Presentation: “Banned in the USA – Educational Censorship and The Growing Movement to Ban Books”



Breakout Concurrent Workshops



Breakout Concurrent Workshops






Breakout Concurrent Workshops



Calls to Action



*subject to change


At 3:15pm, Black History Saturdays will invite attendees to attend a special panel convening following the event also taking place at the Historic Vernon AME Church.




Dr. Karlos K. Hill is Advisor to the President for Community Engagement and Regents’ Associate Professor of African and African American Studies at the University of Oklahoma. He is also a proud affiliate faculty within the OU History Department and the Schusterman Center for Judaic and Israel Studies. Dr. Hill is the author of three books: Beyond The Rope: The Impact of Lynching on Black Culture and Memory, The Murder of Emmett Till: A Graphic History, and The 1921 Tulsa Race Massacre: A Photographic History. His book on the 1921 Tulsa Race Massacre won the 2022 Lynn McIntoch Award for Excellence, the 2022 Joan Kerr Patterson Book Award from the Western Historical Association, and 2022 Choice Outstanding Academic Title from the American Library Association. Dr. Hill founded the Tulsa Race Massacre Oklahoma Teacher’s Institute to support teaching the history of the race massacre to thousands of middle school and high school students. He also serves on the boards of the Clara Luper Legacy Committee and the Board of Scholars for Facing History and Ourselves. He currently is a weekly guest and featured contributor to the Areva Martin in Real Time radio show based in Los Angeles, California. Dr. Hill writes a series for The Nation magazine featuring the stories and work of community activists organizing for justice in Black communities.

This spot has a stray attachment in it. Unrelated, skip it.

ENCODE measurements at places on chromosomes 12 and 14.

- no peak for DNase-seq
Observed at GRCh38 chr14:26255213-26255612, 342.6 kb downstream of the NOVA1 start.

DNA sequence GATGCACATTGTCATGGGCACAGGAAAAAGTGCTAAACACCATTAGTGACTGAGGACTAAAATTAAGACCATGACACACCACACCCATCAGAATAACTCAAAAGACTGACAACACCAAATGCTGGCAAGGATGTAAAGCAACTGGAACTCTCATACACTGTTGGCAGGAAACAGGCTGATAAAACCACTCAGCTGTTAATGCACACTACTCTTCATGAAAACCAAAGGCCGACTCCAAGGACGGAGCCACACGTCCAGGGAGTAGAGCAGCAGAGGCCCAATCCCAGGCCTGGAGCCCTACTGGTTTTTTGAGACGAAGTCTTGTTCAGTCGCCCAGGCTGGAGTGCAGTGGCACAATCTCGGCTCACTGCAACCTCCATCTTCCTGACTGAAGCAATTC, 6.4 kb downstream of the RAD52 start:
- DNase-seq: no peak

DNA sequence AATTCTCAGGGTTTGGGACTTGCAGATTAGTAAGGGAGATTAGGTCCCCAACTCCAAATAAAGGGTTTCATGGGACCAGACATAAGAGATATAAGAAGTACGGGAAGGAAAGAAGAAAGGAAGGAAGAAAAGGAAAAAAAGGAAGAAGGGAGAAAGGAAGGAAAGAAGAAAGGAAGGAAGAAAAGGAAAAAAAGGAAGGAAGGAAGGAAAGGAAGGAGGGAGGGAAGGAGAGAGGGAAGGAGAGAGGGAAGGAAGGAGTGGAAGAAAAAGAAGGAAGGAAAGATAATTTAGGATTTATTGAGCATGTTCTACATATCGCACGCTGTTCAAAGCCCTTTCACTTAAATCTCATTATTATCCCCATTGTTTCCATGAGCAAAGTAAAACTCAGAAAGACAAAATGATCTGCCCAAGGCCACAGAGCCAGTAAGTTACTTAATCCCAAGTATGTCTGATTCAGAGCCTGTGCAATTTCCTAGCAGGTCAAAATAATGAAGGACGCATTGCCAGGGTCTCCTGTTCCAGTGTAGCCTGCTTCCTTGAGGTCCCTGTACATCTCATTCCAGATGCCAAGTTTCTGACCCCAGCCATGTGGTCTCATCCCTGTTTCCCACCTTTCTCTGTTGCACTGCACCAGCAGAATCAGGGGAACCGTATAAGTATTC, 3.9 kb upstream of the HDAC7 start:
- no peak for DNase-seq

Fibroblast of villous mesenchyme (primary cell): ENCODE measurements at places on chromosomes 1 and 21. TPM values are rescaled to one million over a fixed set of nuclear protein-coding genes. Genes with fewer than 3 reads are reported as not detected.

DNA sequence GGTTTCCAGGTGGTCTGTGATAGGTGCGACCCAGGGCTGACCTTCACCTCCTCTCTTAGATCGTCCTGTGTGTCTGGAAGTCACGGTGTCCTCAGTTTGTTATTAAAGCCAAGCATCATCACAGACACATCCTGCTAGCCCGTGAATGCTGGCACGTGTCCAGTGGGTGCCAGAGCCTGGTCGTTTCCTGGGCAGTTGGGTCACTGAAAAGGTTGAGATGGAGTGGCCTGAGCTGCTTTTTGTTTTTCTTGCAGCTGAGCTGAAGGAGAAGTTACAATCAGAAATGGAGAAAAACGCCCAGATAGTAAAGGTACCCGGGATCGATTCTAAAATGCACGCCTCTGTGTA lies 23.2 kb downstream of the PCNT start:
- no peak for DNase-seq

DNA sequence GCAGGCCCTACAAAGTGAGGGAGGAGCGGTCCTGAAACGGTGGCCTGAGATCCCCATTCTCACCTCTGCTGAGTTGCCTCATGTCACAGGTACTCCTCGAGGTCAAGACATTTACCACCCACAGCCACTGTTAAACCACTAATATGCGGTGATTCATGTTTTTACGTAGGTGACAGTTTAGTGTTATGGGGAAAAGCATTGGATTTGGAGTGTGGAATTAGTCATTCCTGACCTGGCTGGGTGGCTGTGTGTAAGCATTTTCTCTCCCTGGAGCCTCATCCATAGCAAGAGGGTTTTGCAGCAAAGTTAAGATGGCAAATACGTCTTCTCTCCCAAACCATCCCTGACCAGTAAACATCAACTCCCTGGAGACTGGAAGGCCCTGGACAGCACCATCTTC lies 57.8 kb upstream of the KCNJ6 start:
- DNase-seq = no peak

headshot of Sabrina AdamsSabrina Adams is the PEN Across America program coordinator supporting the organization’s goal to mobilize PEN America communities nationwide to promote literary culture and defend free expression. Before joining PEN America, she was the membership coordinator at Association Forum in Chicago, IL, where she developed membership programs, maintained member data, and responded to member inquiries. A native Midwesterner, Adams has also interned for U.S. Senator Tammy Baldwin in her Milwaukee, WI and Washington, DC. offices. She is a graduate of Loyola University Chicago with a BA in political science and a BBA in marketing.